ROBIN’S SHOW REVIEW: Zelda at the Oasis

Zelda Sayre Fitzgerald, wife of legendary American “The Great Gatsby” novelist, F. Scott Fitzgerald, wants nothing more than to be recognized as an artist in her own right. Two things stand in her way: a growing mental instability (bipolar disorder…she is ultimately institutionalized) and the overbearing shadow of her celebrated husband.  Combine that with a stormy, unfaithful marriage, and it’s a cocktail for distress….which we witness in this new play by P. H. Lin.

Theirs is a complex story, and one not easily depicted on stage in an 80 minutes (no intermission) production.  Zelda at the Oasis endeavors to provide a snapshot but doesn’t quite get there.  On a night in the 1930’s, Zelda discovers The Club Oasis, a New York City bar where she has escaped to drink alone…and she finds herself in the companionship of an aspiring musician who plays piano and tends bar at the Oasis  He doesn’t know who she is and doesn’t much care.  His objective is to close the bar for the evening, as she coddles her cup of coffee and relates stories.  Vivid and haunting memories are triggered as Zelda mentally transforms the Bar Man into those from her past who have shaped her own self-image.  These include F. Scott, a cub reporter, a physician, Ernest Hemingway and Zelda’s French lover… two women — a Russian dance instructor and Zelda’s mother.  Zelda is separated from Scott and is desperate for a divorce, but due to his Roman Catholic upbringing, he refuses to grant her one.

Gardner Reed (Zelda), in her NY stage debut, is an attractive and commanding presence.  Much of her portrayal is razzle dazzle.  We get welcome glimpses of emotional depth particularly during the flashbacks, and when she unsuccessfully attempts to execute some ballet moves, reminiscent of her desire to become a dancer.  She looks the part of a Southern belle and works hard to flirt with the Bar Man and valiantly keep the biographical storyline moving.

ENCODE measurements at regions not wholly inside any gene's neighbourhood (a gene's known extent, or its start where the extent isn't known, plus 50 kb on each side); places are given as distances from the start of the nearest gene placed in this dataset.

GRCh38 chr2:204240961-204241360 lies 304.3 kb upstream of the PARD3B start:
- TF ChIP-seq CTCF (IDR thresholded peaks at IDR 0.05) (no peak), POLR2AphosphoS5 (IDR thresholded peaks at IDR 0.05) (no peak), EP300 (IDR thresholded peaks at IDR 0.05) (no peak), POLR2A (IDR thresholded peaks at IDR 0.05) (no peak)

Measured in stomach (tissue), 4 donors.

Edwin Cahil (Bar Man and other characters) appeared on Broadway in LoveMusik and in the national tour of Sweeney Todd (John Doyle prod.).  Playing the range of characters he is asked to here would be challenging for most actors, and it falls a bit flat.  

Andy Sandberg (Director) recently directed the New York premiere of The Last Smoker in America, a new musical by Tony nominee Bill Russell and Drama Desk nominee Peter Melnick.  He previously directed the world premiere at CATCO in Columbus, Ohio. He has been represented on Broadway and London’s West End as a producer of the Tony Award winning revival of HAIR and the recent Broadway revival of Gore Vidal’s The Best Man (2012 Tony and Drama Desk nominations).  Other New York directing credits include R.R.R.E.D. and Bernice Bobs Her Mullet (NYMF), Into the Woods and A Funny Thing…Forum (Blue Hill Troupe) and various benefits for BC/EFA and Sing for Hope. 

P. H. Lin (Playwright) has written fifteen plays which have been produced in theaters or festivals around the United States, including Running Wild, One of the Few, Miss Matty and the Maja, Sweet Ginger: Hot and Blue, and The Zen of Yo.  A portion of Zelda at the Oasis was presented at the Women International Playwrights Conference in Greece.  Pat has won the Dayton Playhouse’s National Playwriting Competition (Ohio) and the George Mason University Mary Roberts Rinehart Award (Virginia).  Zelda at the Oasis began life as a commission from The F. Scott Fitzgerald Centennial Committee of Rockville, MD to be part of their F. Scott Fitzgerald 100th Birthday Celebration.  The play was originally produced by Venus Theatre Company in Laurel, MD.   

The set designer for the New York Premiere is Colin McGurk (Rio, Seth Rudetsky’s Disaster!), with costume design by Dustin Cross (Cougar:The Musical, The Other Josh Cohen), lighting by Grant Yeager (Now.Here.This., The Last Smoker in America), and sound design by Daniel Melnick (The Claque, EST) with choreography by Elisabetta Spuria. 

For additional info., visit 

Zelda at the Oasis is playing at St. Luke’s Theatre, 308 West 46th Street in NYC. 


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